The Househunter: Room by Room

And there we are right back in it with a virtual visit to our first house for sale of 2019. And it’s a beaut. A converted jam factory in London, it’s a four bedroom maisonette (which means duplex for US readers) and is on the market with The Modern House for £1,795,000.

I’m aware that some of you will find this extension controversial but I think it’s rather brilliant. Sometimes you can add on in keeping with the original, but often you create a pastiche of a style or it doesn’t quite match or fit proportionally. Adding a red brick layer on top would have spoilt the shape of the original building, so the architects, Simpson Haugh, have quite simply added a completely contrasting modern glass storey and although it does look as if it’s perched on top it is, I think, the best solution. And I would also venture that since so few of us actually look up when we are walking around cities you probably wouldn’t notice it as much as you think from this picture.

The former Hartley’s Jam factory is in Bermondsey and you can read about its history here and see how the extra layer has been added onto the original building.

The whole building has been converted into flats and this apartment is set on the lower and raised ground floors in a corner so it has more privacy than the others. At over 2,000 sq ft, it’s also one of the largest in the block.

As you can see the living space is open plan and there are various tricks you can employ to zone the space even if yours isn’t as large as this one. Use different lighting in different areas, as you can see has been done here, with pendants over the island and task lights pointing towards the worktop.

You can also mix up the flooring although sometimes, unless the space is very large, that can result in a slightly “bitty” feel. Instead, keep the flooring uniform and break it up with rugs. Or you can use tiles in the kitchen area and wood in the living areas.

Here the space has been zoned by the exposed brick wall which forms a corner around the sitting area while linking to the dining space. This building also benefits from the pillars which create natural stops between areas.

I love light and airy feel to this apartment but, if you lived in something similar, or open plan, you could also paint the beams in a dark, or feature, colour to break up the space a little more.

And you know what I’m going to say about that rug don’t you….

Now look at this. At first glance it looks like a free-standing wardrobe with a jazzy pattern painted on the door. We can all do that you think as you contemplate your own, inherited, slightly unattractive, fitted wardrobes. But take a look below.

It’s actually a sliding door to the wardrobe and this is something I have often suggested to clients. Firstly – always consider a sliding, or pocket door in a tight space where the door is taking up too much room. It’s not the cheapest solution, but the gain in space may well make it worth it. Secondly, if you are fitting one then consider painting it in a contrasting colour or colours to make a feature of it when closed as has been done here.

So that’s this week’s property. Whaddyafink? Anyone moving in? I would for sure. I should add, for anyone who’s thinking about it – and received 1.75m for Christmas –  that there are three bedrooms on the floor above including this master suite with its own bathroom, and two more with a bathroom to share. The fourth bedroom is by the living room and is at the opposite end from the utility room and loo, so whoever sleeps there needs to be last to bed, unless they want to walk through the sitting room for their midnight wee. Alternatively it would make a great office if you needed only three bedrooms and an occasional spare. And were a disciplined enough homeworker to be able to walk past the fridge without diving for snacks every time you got up from your desk.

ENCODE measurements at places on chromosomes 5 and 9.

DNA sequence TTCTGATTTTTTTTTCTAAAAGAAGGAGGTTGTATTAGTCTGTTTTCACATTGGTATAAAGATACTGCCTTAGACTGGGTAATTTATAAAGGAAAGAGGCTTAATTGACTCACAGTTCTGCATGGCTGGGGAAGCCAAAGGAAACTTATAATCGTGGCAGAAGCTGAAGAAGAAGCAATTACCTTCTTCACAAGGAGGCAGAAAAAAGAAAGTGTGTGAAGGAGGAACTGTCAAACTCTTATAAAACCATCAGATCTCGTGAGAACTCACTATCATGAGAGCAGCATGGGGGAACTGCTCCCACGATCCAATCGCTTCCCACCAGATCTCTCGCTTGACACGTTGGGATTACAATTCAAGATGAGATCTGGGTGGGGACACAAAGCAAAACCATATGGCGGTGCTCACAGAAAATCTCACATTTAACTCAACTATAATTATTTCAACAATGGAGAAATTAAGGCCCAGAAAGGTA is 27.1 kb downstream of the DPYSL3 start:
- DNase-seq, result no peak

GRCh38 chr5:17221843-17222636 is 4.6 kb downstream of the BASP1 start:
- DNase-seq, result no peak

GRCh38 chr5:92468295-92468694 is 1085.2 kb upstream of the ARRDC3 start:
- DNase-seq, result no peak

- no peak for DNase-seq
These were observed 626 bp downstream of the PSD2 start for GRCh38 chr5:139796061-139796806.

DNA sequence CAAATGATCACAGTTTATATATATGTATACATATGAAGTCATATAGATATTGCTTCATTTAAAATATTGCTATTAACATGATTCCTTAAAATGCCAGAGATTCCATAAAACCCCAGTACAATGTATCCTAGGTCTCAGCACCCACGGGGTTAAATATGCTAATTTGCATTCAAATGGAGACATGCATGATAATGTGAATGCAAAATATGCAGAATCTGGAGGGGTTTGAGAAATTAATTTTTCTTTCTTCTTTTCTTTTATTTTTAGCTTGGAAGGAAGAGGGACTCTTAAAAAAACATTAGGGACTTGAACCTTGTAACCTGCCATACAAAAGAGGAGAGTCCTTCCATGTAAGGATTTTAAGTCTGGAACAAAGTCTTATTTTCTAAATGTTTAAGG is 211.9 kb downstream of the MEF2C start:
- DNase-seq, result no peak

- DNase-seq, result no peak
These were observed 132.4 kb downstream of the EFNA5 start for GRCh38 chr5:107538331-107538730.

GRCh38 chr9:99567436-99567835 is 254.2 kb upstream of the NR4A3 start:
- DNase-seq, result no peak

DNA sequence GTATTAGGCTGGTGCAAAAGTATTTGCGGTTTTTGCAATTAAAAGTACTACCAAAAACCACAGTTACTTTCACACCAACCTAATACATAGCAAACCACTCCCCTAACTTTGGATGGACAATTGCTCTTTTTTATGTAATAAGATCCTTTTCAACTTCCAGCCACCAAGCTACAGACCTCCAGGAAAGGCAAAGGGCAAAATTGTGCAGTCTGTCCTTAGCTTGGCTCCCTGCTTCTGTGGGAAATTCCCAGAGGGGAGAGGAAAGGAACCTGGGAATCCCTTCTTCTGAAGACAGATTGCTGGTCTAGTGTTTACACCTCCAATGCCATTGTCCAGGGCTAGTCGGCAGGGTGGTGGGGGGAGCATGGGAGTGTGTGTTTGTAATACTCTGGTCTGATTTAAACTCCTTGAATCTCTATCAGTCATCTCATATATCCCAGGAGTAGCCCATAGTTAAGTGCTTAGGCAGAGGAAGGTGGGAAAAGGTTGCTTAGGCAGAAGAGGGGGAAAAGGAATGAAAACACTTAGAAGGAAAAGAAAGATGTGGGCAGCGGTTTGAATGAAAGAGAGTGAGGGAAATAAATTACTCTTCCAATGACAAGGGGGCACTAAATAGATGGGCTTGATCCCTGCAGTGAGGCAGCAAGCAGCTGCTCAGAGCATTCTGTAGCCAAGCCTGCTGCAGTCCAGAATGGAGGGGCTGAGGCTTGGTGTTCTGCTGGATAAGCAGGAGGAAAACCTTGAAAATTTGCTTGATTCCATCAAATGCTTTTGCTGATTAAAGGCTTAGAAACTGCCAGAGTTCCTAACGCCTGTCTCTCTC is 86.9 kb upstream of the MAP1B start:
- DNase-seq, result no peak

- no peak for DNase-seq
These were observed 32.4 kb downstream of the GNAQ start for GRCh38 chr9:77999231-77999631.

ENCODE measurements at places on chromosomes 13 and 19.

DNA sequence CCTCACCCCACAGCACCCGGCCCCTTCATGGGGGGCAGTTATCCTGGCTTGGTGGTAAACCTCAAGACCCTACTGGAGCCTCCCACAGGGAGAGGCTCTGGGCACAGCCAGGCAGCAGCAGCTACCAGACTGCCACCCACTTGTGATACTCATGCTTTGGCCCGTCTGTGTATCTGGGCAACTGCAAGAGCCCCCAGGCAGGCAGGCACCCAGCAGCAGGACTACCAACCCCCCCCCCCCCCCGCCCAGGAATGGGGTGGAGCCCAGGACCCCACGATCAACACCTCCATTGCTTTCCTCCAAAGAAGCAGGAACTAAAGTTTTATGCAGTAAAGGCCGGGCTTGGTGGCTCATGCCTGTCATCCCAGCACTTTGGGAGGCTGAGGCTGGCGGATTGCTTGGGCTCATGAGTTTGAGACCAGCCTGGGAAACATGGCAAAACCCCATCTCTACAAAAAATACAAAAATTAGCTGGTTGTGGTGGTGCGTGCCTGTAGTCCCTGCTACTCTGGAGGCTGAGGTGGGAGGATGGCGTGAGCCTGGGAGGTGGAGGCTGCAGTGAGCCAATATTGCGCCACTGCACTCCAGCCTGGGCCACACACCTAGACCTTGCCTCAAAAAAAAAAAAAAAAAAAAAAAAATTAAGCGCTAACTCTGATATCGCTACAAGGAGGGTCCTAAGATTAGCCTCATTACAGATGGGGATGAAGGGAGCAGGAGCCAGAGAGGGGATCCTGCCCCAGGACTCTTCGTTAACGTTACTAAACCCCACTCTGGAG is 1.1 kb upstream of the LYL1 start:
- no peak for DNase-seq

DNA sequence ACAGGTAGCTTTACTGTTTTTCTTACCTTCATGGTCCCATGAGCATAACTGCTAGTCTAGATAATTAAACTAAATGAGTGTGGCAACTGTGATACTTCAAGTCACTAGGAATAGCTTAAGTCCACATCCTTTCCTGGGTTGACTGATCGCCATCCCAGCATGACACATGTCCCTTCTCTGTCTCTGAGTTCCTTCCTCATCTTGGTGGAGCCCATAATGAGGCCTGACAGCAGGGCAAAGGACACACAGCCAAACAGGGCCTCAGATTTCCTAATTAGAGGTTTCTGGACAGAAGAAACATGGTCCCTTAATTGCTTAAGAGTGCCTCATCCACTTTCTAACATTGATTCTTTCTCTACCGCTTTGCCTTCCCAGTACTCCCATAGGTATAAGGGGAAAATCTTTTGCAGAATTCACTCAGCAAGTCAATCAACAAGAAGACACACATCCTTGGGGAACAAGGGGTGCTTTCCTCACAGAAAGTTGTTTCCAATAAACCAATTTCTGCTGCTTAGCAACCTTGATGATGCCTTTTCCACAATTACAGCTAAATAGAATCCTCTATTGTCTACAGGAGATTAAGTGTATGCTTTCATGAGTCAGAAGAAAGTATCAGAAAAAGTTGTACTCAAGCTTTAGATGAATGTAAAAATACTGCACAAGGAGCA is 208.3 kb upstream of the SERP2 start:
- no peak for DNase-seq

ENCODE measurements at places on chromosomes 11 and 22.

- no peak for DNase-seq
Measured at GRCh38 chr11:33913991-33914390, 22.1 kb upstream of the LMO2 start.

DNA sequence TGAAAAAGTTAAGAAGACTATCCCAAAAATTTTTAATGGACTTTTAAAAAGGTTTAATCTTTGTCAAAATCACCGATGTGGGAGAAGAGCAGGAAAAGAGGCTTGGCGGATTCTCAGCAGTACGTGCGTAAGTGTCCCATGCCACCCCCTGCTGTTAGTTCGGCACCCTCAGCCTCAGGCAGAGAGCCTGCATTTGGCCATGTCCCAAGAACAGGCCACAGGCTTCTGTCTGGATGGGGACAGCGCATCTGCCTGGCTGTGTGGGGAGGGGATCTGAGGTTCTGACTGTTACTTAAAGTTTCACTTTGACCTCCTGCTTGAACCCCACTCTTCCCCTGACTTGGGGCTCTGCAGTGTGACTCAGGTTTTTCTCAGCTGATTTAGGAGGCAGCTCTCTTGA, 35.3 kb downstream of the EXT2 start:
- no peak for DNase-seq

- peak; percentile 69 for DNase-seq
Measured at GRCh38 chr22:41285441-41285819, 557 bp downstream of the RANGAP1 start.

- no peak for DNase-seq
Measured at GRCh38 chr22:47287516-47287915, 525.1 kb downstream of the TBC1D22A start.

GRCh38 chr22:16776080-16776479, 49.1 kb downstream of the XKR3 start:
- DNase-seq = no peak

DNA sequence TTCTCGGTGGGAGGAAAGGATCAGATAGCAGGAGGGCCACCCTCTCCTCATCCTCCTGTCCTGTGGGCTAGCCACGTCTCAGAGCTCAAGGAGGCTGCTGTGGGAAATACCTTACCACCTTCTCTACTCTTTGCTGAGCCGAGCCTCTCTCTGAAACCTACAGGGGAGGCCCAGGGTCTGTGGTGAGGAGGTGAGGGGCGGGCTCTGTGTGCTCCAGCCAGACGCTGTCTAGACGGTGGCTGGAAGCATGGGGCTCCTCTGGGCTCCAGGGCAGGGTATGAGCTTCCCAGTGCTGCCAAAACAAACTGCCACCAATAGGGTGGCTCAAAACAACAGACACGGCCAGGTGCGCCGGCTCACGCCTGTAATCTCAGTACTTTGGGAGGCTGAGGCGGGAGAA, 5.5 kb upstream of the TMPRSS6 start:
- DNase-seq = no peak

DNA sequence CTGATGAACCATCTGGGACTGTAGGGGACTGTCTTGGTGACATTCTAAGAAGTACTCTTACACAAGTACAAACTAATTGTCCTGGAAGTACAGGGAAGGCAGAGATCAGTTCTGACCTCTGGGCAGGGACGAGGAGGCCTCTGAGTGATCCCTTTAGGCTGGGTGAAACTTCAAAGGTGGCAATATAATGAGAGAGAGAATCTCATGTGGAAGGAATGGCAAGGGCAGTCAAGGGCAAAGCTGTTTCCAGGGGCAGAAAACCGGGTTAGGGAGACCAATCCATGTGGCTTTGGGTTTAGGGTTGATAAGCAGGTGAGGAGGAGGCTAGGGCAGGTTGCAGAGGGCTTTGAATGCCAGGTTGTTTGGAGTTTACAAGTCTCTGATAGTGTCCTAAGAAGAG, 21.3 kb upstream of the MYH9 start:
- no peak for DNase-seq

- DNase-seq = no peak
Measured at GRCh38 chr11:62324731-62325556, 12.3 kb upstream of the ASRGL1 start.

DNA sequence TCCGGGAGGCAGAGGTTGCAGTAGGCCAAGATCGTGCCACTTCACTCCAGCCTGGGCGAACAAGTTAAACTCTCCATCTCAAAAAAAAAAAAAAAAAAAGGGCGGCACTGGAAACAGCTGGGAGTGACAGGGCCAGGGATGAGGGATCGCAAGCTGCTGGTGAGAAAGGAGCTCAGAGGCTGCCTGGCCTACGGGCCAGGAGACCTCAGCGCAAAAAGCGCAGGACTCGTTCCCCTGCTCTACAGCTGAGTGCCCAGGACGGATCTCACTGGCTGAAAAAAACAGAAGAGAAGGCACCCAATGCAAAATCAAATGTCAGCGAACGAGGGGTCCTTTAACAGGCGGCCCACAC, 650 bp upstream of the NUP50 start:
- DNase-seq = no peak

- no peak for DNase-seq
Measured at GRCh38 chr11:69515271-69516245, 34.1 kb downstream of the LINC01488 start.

Mostly though, take note of the pale walls. Going to be a lot more of that in 2019.

Kate Watson-Smyth

The author Kate Watson-Smyth

I’m a journalist who writes about interiors mainly for The Financial Times but I have also written regularly for The Independent and The Daily Mail. My house has been in Living Etc, HeartHome and featured in The Wall Street Journal & Corriere della Sera. I also run an interior styling consultancy Mad About Your House. Welcome to my Mad House.


  1. Nope!! Won’t be spending my millions on this one Kate!! I really feel it looks like someone plonked a plastic Ikea storage container on top of the building. I’m quite sure the architect could have been a tad more creative – sorry 😏
    Interior on its own is nice if a little bland and smacks a little of “been there-done that” …. we need Sophie in there for colour!

  2. Golly gosh, clicked through the vendor links and it’s all a bit dreary other than the pillared lounge diner kitchen area, which is lovely, if a bit ooh zoned. Bathrooms remind me of hideous school showers. Your house far more beautiful, don’t waste your unicorn millions on this. Happy New Year from a welsh based lurker.

  3. Hmmmm. It’s as if your dear Auntie Flo decided to don a modernist fascinator. Is she now edgy and cool, or does she just look a bit barmy?

  4. I think the addition is architecturally gross, although I can see your point that it would be much more unnoticeable from almost any other angle. The photographer obviously loves it as this is probably the most intrusive view. The windows are very nice and I do love a nice window. I wonder if the addition on top has roof terraces? But then I would be torn between the appeal of a roof terrace and the dissatisfaction of living in an apartment that has none of the charm of the building it was sitting on… What a dilemma, eh? So I’ll save my shekels this week.

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